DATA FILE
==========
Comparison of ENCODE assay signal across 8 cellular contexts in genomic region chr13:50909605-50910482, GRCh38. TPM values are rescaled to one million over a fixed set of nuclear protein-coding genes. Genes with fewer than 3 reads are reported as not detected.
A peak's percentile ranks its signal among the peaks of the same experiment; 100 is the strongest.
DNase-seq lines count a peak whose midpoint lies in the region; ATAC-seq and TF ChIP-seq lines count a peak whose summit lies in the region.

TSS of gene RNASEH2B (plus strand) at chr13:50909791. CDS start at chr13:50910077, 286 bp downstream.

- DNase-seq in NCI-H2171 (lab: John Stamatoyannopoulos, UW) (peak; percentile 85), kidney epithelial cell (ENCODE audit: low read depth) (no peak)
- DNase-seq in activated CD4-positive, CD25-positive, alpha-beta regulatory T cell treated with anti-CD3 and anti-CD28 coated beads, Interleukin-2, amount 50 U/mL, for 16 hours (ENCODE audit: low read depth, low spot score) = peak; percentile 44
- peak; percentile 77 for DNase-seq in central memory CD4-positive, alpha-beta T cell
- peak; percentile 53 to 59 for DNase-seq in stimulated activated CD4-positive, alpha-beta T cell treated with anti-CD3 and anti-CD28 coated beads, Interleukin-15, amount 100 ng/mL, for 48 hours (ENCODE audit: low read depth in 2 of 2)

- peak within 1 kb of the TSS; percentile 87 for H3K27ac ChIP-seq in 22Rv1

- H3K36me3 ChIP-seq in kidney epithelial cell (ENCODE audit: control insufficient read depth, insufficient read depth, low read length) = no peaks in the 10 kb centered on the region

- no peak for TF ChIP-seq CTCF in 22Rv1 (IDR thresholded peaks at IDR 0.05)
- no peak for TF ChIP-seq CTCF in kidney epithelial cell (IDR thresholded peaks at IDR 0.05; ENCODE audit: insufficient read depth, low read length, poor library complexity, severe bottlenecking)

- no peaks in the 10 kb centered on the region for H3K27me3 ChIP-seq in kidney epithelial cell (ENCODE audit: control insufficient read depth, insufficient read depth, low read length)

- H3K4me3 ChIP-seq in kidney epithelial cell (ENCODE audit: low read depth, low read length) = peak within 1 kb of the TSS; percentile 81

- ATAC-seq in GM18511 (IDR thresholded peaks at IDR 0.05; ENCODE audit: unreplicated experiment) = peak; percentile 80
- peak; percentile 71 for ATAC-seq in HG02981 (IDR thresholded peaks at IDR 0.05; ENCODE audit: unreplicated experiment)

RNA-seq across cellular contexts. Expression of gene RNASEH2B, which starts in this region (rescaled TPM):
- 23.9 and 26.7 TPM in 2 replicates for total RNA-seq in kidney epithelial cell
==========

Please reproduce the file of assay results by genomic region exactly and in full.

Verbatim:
Comparison of ENCODE assay signal across 8 cellular contexts in genomic region chr13:50909605-50910482, GRCh38. TPM values are rescaled to one million over a fixed set of nuclear protein-coding genes. Genes with fewer than 3 reads are reported as not detected.
A peak's percentile ranks its signal among the peaks of the same experiment; 100 is the strongest.
DNase-seq lines count a peak whose midpoint lies in the region; ATAC-seq and TF ChIP-seq lines count a peak whose summit lies in the region.

TSS of gene RNASEH2B (plus strand) at chr13:50909791. CDS start at chr13:50910077, 286 bp downstream.

- DNase-seq in NCI-H2171 (lab: John Stamatoyannopoulos, UW) (peak; percentile 85), kidney epithelial cell (ENCODE audit: low read depth) (no peak)
- DNase-seq in activated CD4-positive, CD25-positive, alpha-beta regulatory T cell treated with anti-CD3 and anti-CD28 coated beads, Interleukin-2, amount 50 U/mL, for 16 hours (ENCODE audit: low read depth, low spot score) = peak; percentile 44
- peak; percentile 77 for DNase-seq in central memory CD4-positive, alpha-beta T cell
- peak; percentile 53 to 59 for DNase-seq in stimulated activated CD4-positive, alpha-beta T cell treated with anti-CD3 and anti-CD28 coated beads, Interleukin-15, amount 100 ng/mL, for 48 hours (ENCODE audit: low read depth in 2 of 2)

- peak within 1 kb of the TSS; percentile 87 for H3K27ac ChIP-seq in 22Rv1

- H3K36me3 ChIP-seq in kidney epithelial cell (ENCODE audit: control insufficient read depth, insufficient read depth, low read length) = no peaks in the 10 kb centered on the region

- no peak for TF ChIP-seq CTCF in 22Rv1 (IDR thresholded peaks at IDR 0.05)
- no peak for TF ChIP-seq CTCF in kidney epithelial cell (IDR thresholded peaks at IDR 0.05; ENCODE audit: insufficient read depth, low read length, poor library complexity, severe bottlenecking)

- no peaks in the 10 kb centered on the region for H3K27me3 ChIP-seq in kidney epithelial cell (ENCODE audit: control insufficient read depth, insufficient read depth, low read length)

- H3K4me3 ChIP-seq in kidney epithelial cell (ENCODE audit: low read depth, low read length) = peak within 1 kb of the TSS; percentile 81

- ATAC-seq in GM18511 (IDR thresholded peaks at IDR 0.05; ENCODE audit: unreplicated experiment) = peak; percentile 80
- peak; percentile 71 for ATAC-seq in HG02981 (IDR thresholded peaks at IDR 0.05; ENCODE audit: unreplicated experiment)

RNA-seq across cellular contexts. Expression of gene RNASEH2B, which starts in this region (rescaled TPM):
- 23.9 and 26.7 TPM in 2 replicates for total RNA-seq in kidney epithelial cell